politics  deficit  federal  government  tax-cuts  supply-side  economics  growth  republicans 
july 2010 by tsuomela U.S. Tax Rates: A Bargain Hunter's Dream?
So in the years since 1985, what do you think Americans have increased their spending on the least?

The answer, the 2010 Statistical Abstract shows, is taxes.
taxes  tax-cuts  money  economics  statistics  4q20c  government  spending  deficit 
july 2010 by tsuomela
Deficits of Mass Destruction | The Nation
This all seems eerily familiar. The conversation—if it can be called that—about deficits recalls the national conversation about war in the run-up to the invasion of Iraq. From one day to the next, what was once accepted by the establishment as tolerable—Saddam Hussein—became intolerable, a crisis of such pressing urgency that "serious people" were required to present their ideas about how to deal with it. Once the burden of proof shifted from those who favored war to those who opposed it, the argument was lost.

We are poised on the same tipping point with regard to the debt. Amid official unemployment of 9.5 percent and a global contraction, we shouldn't even be talking about deficits in the short run. Yet these days, entrance into the club of the "serious" requires not a plan for reducing unemployment but a plan to do battle with the invisible and as yet unmaterialized international bond traders preparing an attack on the dollar.
politics  deficit  federal  government  mainstream  opinion  propaganda  journalism 
july 2010 by tsuomela
Deficit Doves, the Gift that Keeps on Giving « naked capitalism
The true deficit dove positions include:

1. Since government spending is merely a matter of changing numbers in bank accounts on its own spread sheet, there is no solvency issue or sustainability issue
2. The right size deficit is the one that coincides with our stated goals of full employment and price stability.
3. Interest rates for government are set by the government, and not by the market place.
4. Bang for the buck considerations are moot as the size of the deficit per se is not an issue.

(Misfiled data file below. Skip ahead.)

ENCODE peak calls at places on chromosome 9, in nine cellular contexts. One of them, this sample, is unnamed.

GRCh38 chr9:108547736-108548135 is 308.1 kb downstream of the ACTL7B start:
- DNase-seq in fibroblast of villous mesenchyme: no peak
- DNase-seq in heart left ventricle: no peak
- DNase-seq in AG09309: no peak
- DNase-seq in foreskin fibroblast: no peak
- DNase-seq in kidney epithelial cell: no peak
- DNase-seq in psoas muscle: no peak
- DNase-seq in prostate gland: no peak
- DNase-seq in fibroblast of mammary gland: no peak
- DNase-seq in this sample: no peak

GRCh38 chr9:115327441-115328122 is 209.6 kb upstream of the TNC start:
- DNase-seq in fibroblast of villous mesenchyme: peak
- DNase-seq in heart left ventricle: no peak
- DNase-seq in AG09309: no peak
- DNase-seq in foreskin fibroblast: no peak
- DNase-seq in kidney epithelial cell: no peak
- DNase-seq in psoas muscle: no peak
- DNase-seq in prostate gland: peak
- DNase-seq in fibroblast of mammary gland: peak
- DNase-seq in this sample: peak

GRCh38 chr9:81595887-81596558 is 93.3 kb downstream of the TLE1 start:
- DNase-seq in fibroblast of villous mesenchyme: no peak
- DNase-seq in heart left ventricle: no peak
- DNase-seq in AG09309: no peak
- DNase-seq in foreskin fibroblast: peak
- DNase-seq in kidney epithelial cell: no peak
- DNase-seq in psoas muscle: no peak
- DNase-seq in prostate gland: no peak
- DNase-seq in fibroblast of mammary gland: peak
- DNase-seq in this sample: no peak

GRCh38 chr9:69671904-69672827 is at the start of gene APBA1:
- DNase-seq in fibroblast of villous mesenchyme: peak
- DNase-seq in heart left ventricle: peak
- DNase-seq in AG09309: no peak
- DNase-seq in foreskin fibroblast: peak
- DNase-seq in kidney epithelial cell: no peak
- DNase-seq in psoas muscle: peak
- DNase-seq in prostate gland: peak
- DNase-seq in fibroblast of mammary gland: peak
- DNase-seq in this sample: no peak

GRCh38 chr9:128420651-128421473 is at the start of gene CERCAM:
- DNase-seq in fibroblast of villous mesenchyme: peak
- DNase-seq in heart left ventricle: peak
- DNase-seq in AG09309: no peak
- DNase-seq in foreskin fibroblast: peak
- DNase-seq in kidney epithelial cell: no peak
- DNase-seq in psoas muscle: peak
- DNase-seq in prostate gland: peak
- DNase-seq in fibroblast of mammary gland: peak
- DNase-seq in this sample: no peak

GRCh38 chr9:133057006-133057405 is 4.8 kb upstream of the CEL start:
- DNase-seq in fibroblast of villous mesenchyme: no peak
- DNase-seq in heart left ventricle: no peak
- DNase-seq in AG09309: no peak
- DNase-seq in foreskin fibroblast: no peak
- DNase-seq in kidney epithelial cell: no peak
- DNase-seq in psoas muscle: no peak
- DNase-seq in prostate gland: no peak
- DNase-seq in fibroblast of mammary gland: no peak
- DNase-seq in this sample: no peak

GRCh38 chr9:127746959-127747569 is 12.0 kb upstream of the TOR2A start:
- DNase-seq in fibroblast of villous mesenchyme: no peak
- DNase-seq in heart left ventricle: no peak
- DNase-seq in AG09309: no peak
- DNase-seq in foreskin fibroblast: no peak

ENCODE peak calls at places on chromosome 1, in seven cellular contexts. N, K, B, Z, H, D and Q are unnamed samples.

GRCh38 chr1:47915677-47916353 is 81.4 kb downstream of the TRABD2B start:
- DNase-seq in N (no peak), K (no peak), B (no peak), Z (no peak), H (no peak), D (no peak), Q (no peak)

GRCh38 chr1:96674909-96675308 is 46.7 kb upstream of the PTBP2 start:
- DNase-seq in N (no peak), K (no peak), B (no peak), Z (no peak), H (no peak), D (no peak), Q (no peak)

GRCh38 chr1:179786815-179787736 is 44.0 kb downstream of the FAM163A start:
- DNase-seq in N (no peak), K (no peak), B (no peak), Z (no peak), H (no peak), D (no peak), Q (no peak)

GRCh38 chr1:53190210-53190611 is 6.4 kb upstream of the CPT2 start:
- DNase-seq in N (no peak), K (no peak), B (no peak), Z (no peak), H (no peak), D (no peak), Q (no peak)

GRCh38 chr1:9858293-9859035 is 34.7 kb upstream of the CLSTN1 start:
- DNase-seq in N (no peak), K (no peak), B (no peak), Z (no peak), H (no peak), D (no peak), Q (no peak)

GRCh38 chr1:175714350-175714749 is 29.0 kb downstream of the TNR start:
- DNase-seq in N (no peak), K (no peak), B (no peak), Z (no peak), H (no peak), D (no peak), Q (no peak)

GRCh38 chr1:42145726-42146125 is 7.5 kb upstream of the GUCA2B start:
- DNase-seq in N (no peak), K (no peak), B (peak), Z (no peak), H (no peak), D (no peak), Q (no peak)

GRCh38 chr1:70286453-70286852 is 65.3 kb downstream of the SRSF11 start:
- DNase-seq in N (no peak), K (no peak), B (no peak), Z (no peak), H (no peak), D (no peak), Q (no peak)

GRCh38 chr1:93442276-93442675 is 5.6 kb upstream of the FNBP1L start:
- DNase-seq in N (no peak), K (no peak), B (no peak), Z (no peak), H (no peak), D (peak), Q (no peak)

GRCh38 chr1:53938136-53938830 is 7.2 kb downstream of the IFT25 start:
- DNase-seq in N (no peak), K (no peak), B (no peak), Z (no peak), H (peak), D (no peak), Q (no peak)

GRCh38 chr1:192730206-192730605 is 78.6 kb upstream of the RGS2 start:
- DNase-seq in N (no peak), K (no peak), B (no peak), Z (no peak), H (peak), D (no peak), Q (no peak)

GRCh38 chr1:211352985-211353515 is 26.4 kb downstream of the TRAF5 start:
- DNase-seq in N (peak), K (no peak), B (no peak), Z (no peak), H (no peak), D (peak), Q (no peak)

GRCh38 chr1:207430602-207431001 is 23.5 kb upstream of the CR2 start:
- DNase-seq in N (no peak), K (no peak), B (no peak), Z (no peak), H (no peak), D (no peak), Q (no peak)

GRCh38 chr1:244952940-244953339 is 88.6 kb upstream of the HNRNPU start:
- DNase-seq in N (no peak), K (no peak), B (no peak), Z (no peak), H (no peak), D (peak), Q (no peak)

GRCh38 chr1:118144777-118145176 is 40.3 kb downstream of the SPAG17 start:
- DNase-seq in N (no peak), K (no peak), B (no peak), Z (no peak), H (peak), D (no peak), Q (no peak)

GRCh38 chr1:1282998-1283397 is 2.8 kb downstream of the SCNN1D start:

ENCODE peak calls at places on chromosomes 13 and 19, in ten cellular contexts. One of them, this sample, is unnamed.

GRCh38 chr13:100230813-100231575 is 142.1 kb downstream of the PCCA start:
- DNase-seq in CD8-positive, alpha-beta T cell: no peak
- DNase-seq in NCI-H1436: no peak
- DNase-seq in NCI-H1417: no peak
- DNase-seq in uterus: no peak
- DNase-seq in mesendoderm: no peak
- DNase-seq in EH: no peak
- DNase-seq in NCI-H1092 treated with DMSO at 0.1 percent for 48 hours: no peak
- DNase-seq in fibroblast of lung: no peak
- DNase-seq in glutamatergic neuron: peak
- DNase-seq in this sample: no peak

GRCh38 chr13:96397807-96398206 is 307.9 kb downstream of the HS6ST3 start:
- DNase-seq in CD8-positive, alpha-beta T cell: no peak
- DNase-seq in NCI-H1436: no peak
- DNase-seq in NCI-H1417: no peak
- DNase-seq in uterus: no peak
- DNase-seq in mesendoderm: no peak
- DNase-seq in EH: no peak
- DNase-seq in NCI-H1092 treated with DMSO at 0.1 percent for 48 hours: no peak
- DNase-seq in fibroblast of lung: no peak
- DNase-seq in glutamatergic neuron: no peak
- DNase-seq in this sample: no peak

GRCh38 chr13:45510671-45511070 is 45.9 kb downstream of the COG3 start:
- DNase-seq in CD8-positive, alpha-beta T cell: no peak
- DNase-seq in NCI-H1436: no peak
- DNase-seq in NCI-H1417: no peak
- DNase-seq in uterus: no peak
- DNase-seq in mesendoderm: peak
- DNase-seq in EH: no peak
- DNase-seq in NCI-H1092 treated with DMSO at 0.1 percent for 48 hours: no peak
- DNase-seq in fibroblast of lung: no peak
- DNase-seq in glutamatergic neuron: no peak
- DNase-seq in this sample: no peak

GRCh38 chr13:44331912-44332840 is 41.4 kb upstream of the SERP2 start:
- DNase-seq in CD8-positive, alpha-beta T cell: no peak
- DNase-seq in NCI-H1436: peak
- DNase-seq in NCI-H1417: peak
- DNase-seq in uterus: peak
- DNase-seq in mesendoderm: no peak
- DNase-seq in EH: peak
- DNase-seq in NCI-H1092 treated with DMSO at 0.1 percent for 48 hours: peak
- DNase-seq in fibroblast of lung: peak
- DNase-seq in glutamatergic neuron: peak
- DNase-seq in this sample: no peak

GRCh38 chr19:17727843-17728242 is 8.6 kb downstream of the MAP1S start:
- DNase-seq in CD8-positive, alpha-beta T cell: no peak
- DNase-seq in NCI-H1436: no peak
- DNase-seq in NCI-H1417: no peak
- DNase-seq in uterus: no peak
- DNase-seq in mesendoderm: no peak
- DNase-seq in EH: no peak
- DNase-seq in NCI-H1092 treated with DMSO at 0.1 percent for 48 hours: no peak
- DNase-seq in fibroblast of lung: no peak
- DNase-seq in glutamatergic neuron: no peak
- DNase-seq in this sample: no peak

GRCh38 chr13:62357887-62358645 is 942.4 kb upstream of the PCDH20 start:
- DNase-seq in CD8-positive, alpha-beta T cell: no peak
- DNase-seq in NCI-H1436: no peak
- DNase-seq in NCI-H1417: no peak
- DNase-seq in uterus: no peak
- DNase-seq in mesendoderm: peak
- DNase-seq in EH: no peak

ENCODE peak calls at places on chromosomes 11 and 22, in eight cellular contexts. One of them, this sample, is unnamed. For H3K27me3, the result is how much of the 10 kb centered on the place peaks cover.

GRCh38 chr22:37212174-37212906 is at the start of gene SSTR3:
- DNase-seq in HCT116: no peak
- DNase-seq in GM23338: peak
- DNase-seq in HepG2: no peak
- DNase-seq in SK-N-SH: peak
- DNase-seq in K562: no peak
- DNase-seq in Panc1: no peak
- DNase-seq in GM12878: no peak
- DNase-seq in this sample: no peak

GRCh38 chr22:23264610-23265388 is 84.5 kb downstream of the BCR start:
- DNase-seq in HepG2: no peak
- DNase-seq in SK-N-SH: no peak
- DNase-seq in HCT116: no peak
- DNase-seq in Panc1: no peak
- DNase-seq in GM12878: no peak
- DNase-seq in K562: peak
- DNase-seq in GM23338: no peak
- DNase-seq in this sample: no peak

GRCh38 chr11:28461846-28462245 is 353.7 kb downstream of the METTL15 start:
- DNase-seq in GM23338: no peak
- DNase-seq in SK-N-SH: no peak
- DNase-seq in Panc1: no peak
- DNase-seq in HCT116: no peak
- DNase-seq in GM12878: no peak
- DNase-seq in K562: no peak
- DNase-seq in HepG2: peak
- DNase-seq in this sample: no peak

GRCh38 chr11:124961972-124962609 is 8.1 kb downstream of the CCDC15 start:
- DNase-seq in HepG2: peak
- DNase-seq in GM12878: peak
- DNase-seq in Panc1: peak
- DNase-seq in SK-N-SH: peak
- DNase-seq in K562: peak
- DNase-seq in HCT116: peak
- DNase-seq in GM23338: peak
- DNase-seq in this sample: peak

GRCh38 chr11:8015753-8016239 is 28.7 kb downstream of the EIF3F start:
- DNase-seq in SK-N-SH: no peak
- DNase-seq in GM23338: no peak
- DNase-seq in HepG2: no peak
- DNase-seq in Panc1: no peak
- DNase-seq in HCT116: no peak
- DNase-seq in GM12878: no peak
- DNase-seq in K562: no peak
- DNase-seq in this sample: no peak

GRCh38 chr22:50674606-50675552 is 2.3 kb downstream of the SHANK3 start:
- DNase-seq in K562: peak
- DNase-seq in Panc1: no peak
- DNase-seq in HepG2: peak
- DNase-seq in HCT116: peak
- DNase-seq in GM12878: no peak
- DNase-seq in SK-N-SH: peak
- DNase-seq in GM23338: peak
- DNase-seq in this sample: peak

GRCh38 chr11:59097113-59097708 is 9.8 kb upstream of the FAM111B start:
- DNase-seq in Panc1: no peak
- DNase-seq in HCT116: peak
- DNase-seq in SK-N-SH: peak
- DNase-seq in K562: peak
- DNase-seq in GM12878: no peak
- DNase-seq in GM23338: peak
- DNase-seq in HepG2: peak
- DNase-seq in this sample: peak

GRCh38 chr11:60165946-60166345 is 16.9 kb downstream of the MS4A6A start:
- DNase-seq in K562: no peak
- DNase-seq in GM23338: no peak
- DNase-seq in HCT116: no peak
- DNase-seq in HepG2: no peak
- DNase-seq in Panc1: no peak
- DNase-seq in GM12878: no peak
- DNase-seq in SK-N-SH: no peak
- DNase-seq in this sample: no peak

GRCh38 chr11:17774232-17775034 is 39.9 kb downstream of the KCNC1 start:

economics  deficit  federal  government  accounting 
june 2010 by tsuomela
We Can't Cut Spending -
A conservative argues that there are not enough votes to balance the federal budget by cutting spending, so it's time to start talking about other options.
politics  spending  budget  deficit  republicans  government  conservative  taxes 
september 2009 by tsuomela
The Saga of the Golden Fleece: Why America Needs to Learn to Love Government Spending Once Again |
Tries to connect Democratic Senator William Proxmire's 'Golden Fleece' awards from the 1970s and 1980s to the current public rejection of all government spending. A good government idea taken to an absurd extreme by bad-faith Republicans.
history  deficit  government  spending  money  taxes  politics  1970s  1980s  fiscal-policy 
february 2009 by tsuomela
Fear Factor
Ten or 20 years ago, you could plausibly deem Social Security's finances among the most pressing national problems. Those who were willing to take on the problem were admired for their farsightedness, bipartisanship, and seriousness of purpose. Social Security's place on our list of national problems has long since been overtaken, but, among Washington establishment types who remember those days, the issue retains its totemic significance. Entitlement hysteria has become less a response to a crisis than an expression of statesmanship.
social-security  politics  entitlement  reform  economics  debt  deficit  government  ideology 
february 2009 by tsuomela